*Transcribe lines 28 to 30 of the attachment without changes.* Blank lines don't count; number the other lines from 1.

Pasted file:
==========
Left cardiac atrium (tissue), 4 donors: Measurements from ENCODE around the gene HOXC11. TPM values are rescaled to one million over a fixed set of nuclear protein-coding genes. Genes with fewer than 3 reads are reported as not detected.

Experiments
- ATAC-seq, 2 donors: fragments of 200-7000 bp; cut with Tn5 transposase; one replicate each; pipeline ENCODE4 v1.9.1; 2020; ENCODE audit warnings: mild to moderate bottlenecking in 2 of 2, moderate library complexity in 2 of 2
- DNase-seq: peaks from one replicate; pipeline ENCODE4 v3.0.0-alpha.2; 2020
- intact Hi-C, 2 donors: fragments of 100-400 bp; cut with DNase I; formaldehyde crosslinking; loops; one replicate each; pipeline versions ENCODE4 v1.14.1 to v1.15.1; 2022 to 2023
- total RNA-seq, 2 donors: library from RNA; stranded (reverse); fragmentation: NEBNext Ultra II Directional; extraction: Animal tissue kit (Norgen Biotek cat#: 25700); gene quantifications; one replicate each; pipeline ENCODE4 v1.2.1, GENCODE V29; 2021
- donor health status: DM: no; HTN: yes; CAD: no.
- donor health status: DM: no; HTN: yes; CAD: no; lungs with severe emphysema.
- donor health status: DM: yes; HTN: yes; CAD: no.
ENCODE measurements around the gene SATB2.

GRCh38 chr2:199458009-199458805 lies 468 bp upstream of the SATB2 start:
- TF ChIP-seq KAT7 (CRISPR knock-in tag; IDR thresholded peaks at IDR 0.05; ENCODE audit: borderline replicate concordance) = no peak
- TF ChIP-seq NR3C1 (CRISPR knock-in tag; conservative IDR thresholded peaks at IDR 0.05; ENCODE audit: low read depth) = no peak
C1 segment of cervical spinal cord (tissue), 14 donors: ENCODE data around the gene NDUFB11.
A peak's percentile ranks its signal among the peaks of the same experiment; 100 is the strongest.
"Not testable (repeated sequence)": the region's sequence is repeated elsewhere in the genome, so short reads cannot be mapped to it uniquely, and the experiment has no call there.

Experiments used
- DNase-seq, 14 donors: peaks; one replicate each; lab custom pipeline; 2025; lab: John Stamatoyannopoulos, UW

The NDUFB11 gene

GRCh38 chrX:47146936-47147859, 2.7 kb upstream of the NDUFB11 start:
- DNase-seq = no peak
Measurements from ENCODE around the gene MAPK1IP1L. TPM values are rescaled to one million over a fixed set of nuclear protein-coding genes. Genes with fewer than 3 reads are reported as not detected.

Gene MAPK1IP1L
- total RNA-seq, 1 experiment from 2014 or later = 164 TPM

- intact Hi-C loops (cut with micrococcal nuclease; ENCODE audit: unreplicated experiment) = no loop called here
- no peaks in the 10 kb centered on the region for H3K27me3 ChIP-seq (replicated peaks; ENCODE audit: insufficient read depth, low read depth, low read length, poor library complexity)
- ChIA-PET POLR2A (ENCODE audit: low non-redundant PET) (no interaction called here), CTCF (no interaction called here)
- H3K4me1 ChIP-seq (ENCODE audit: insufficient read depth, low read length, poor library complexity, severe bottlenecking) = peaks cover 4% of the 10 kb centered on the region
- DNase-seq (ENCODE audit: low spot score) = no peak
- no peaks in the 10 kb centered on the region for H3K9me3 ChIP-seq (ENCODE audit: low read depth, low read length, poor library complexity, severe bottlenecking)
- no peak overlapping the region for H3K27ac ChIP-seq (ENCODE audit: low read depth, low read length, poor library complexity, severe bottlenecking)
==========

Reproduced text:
- H3K4me1 ChIP-seq (ENCODE audit: insufficient read depth, low read length, poor library complexity, severe bottlenecking) = peaks cover 4% of the 10 kb centered on the region
- DNase-seq (ENCODE audit: low spot score) = no peak
- no peaks in the 10 kb centered on the region for H3K9me3 ChIP-seq (ENCODE audit: low read depth, low read length, poor library complexity, severe bottlenecking)